News Release

COVID-19 vaccination strategies: When is one dose better than two?

Under certain conditions, vaccinating more people with a single dose slows virus spread

Peer-Reviewed Publication

American Institute of Physics

Vaccination strategy comparison

image: The number of people vaccinated once (yellow) and twice (green) under the prime first and prime boost scenarios. Prime first vaccinates double the number of people initially, while prime boost focuses on full vaccinations. view more 

Credit: Lucas Böttcher and Jan Nagler

WASHINGTON, October 19, 2021 -- In many parts of the world, the supply of COVID-19 vaccines continues to lag behind the demand. While most vaccines are designed as a two-dose regimen, some countries, like Canada, have prioritized vaccinating as many people as possible with a single dose before giving out an additional dose.

In Chaos, by AIP Publishing, researchers from the Frankfurt School of Finance and Management and the University of California, Los Angeles illustrate the conditions under which a "prime first" vaccine campaign is most effective at stopping the spread of the COVID-19 virus.

The prime first campaign does not suggest people should receive only one dose of the vaccine. Instead, it emphasizes vaccinating large numbers of people as quickly as possible, then doubling back to give out second doses. In comparison, the "prime boost" vaccine campaign prioritizes fully vaccinating fewer people.

Immunologically speaking, the prime boost scenario is always superior. However, under supply constraints, the advantages of vaccinating twice as many people may outweigh the advantages of a double dose.

The scientists simulated the transmission of COVID-19 with a susceptible, exposed, infected, recovered, deceased model. Each of these disease states is associated with a compartment containing individual people. Transitions between compartments depend on disease parameters like virus transmissibility.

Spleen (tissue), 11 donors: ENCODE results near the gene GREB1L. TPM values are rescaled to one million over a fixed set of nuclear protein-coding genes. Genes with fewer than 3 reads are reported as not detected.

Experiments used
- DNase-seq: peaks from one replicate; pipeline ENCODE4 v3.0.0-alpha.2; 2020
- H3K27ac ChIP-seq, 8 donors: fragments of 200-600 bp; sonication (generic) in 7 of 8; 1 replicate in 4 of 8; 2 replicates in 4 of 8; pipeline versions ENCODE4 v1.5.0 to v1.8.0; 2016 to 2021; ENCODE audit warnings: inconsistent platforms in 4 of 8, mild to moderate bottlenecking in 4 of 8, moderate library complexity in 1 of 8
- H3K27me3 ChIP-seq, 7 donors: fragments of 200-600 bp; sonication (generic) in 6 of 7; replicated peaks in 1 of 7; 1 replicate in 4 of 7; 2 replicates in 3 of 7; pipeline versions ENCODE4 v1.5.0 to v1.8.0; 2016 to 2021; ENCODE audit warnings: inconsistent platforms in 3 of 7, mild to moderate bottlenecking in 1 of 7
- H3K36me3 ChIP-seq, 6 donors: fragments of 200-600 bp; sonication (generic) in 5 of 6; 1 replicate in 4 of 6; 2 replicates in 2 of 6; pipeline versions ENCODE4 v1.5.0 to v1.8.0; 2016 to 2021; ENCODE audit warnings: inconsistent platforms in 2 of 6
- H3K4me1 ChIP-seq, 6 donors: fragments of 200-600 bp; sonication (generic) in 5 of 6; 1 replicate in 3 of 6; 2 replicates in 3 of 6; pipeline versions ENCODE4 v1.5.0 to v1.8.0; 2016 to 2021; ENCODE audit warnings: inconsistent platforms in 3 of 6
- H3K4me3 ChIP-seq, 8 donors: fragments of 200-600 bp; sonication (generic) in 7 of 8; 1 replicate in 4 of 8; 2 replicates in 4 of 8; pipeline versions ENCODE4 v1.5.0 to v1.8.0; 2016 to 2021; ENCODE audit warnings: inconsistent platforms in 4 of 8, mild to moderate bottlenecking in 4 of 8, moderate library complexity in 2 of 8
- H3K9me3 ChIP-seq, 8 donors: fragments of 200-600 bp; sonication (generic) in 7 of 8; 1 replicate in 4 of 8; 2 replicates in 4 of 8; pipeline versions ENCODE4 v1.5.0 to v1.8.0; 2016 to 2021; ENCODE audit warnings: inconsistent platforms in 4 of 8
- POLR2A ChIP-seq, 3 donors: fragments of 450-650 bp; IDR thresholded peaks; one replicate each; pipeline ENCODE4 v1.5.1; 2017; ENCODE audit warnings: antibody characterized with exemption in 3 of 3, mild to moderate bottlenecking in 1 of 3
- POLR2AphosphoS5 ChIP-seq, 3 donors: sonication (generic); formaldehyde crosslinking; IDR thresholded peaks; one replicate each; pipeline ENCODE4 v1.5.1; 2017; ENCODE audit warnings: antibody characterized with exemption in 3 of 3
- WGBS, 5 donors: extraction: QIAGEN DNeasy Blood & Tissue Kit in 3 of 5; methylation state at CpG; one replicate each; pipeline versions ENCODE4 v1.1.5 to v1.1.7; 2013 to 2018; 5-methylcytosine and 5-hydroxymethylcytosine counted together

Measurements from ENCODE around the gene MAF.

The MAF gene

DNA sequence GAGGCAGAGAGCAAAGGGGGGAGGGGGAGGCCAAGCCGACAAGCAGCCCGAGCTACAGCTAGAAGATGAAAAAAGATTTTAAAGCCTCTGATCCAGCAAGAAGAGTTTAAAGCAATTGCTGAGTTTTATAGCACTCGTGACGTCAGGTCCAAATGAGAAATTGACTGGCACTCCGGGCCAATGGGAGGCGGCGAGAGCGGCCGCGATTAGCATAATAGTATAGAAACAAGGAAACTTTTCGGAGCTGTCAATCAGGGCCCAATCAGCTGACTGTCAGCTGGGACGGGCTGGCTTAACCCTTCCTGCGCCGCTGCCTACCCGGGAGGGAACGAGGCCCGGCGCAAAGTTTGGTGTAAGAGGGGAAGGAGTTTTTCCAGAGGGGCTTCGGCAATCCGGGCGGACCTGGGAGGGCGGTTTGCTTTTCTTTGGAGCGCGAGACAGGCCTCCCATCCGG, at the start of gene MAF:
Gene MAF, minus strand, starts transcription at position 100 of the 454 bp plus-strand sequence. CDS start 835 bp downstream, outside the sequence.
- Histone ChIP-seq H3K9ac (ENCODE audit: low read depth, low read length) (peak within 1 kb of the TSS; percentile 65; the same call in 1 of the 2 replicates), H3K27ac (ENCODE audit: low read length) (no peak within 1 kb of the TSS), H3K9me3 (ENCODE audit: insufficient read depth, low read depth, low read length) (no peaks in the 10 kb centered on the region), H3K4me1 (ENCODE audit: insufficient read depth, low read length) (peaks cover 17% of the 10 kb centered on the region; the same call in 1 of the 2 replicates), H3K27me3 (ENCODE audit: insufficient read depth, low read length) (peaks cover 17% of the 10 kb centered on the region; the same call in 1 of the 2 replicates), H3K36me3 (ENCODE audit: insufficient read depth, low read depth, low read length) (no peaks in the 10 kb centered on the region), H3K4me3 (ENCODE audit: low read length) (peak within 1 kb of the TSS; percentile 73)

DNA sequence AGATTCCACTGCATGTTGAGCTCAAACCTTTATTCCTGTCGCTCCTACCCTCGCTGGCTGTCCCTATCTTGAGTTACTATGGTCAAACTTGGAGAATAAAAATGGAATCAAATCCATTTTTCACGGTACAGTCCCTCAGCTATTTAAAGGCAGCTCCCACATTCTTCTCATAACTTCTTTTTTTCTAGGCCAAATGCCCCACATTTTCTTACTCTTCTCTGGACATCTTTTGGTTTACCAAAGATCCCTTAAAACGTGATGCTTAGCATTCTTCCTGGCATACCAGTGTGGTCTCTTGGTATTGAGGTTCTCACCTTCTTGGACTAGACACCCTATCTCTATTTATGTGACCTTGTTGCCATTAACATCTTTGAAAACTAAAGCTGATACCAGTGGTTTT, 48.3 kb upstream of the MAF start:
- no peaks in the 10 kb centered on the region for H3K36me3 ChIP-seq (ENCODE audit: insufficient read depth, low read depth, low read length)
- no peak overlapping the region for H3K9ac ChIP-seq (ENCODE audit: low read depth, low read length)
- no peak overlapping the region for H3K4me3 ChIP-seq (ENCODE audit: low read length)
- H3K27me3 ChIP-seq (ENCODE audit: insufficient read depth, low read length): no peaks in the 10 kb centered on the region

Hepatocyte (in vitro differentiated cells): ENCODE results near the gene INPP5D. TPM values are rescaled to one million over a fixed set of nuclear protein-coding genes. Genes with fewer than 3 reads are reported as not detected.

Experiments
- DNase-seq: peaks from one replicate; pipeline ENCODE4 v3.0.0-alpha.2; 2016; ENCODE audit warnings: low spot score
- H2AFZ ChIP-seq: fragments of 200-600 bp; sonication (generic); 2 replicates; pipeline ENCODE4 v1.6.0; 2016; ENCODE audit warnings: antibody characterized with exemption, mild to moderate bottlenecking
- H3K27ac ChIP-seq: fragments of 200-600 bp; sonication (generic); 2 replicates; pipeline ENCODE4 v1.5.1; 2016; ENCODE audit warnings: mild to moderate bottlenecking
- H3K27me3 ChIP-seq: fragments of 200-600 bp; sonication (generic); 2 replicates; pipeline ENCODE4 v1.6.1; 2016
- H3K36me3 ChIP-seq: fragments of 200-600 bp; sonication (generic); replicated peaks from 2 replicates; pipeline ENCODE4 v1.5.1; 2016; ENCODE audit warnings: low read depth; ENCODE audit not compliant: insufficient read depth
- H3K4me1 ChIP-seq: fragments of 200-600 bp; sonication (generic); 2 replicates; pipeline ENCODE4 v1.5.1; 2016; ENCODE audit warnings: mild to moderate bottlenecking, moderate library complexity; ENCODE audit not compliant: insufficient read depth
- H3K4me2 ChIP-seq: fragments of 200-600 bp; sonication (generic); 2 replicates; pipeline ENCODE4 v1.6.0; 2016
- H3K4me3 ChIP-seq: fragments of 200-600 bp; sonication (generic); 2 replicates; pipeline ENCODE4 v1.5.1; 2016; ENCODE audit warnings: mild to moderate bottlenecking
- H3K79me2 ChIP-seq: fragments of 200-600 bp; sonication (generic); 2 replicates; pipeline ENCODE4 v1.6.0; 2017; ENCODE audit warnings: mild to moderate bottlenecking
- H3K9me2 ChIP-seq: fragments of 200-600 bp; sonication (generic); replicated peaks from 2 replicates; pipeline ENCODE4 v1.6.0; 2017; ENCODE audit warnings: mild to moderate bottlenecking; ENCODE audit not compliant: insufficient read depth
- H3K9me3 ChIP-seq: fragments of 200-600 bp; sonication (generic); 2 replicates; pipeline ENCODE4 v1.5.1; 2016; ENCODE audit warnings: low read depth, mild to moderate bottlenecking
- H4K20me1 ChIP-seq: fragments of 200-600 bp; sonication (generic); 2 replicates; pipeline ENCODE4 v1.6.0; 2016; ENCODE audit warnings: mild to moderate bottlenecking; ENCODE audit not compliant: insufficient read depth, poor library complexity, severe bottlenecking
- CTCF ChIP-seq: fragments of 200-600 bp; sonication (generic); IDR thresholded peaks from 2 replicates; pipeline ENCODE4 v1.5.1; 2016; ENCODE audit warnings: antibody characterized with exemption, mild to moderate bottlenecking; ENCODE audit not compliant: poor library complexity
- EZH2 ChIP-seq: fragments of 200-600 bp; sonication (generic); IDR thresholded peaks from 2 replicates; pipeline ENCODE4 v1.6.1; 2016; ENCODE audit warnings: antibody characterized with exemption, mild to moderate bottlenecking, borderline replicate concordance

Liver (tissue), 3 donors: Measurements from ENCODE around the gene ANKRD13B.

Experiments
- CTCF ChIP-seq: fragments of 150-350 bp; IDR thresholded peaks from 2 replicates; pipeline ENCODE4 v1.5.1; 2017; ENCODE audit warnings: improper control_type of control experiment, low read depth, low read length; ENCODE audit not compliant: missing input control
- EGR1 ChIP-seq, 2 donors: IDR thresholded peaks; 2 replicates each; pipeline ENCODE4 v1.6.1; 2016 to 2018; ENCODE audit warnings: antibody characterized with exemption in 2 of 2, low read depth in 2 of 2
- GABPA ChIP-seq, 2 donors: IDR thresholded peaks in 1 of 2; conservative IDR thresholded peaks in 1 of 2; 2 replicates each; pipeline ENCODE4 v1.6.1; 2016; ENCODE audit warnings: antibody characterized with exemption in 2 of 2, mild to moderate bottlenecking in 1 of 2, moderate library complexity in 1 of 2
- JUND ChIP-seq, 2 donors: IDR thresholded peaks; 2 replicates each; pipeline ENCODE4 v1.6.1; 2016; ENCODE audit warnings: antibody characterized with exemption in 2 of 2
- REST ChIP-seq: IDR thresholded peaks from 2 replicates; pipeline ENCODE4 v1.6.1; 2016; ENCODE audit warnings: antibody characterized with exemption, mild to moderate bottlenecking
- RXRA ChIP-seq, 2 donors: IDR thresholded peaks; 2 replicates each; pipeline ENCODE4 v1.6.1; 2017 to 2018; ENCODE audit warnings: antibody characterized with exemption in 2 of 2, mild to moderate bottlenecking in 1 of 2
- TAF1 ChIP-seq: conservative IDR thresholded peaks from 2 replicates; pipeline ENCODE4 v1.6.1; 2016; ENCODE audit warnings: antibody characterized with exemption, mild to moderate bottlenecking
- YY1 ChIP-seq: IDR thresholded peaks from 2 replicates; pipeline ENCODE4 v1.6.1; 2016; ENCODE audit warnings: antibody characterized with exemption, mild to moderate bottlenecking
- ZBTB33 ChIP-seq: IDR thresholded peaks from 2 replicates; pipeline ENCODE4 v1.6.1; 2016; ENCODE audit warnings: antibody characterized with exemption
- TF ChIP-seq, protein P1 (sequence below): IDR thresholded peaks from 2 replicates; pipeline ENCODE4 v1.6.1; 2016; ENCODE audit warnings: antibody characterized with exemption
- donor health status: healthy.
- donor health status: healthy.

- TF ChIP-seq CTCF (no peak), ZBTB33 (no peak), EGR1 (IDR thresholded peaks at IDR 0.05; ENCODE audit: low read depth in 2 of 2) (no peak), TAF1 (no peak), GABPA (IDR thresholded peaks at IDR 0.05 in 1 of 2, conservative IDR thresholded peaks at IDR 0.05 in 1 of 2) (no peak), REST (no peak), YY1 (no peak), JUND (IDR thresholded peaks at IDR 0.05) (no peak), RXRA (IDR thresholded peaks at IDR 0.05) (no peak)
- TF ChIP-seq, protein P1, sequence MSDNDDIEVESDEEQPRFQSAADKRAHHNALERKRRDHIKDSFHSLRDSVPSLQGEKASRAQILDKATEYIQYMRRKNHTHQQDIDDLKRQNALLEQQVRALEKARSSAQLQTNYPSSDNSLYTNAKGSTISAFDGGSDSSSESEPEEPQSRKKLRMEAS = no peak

Each compartment is further divided to account for unvaccinated, partially vaccinated, and fully vaccinated individuals. The researchers measured how each vaccine group compared to the others under different conditions.

"We have this giant degree of uncertainty about the parameters of COVID-19," said author Jan Nagler. "We acknowledge that we don't know these precise values, so we sample over the entire parameter space. We give a nice idea of when prime first campaigns are better with respect to saving lives than prime boost vaccination."

The team found the vaccine waning rate to be a critically important factor in the decision. If the waning, or decrease in vaccine effectiveness, is too strong after a single dose, the double dose vaccination strategy is often the better option.

However, the vaccine strategy flips if the waning rate after a single dose is more like the waning rate after a double dose.

"Our results suggest that better estimates of immunity waning rates are important to decide if prime first protocols are more effective than prime boost vaccination," said author Lucas Böttcher.

As the scientific community gathers more data on COVID-19 vaccinations, the scientists hope this model will become more informative for public health experts and politicians who must decide for or against a certain vaccination protocol.


The article "Decisive conditions for strategic vaccination against SARS-CoV-2" is authored by Lucas Böttcher and Jan Nagler. The article will appear in Chaos on Oct. 19, 2021 (DOI: 10.1063/5.0066992). After that date, it can be accessed at


Chaos is devoted to increasing the understanding of nonlinear phenomena in all areas of science and engineering and describing their manifestations in a manner comprehensible to researchers from a broad spectrum of disciplines. See

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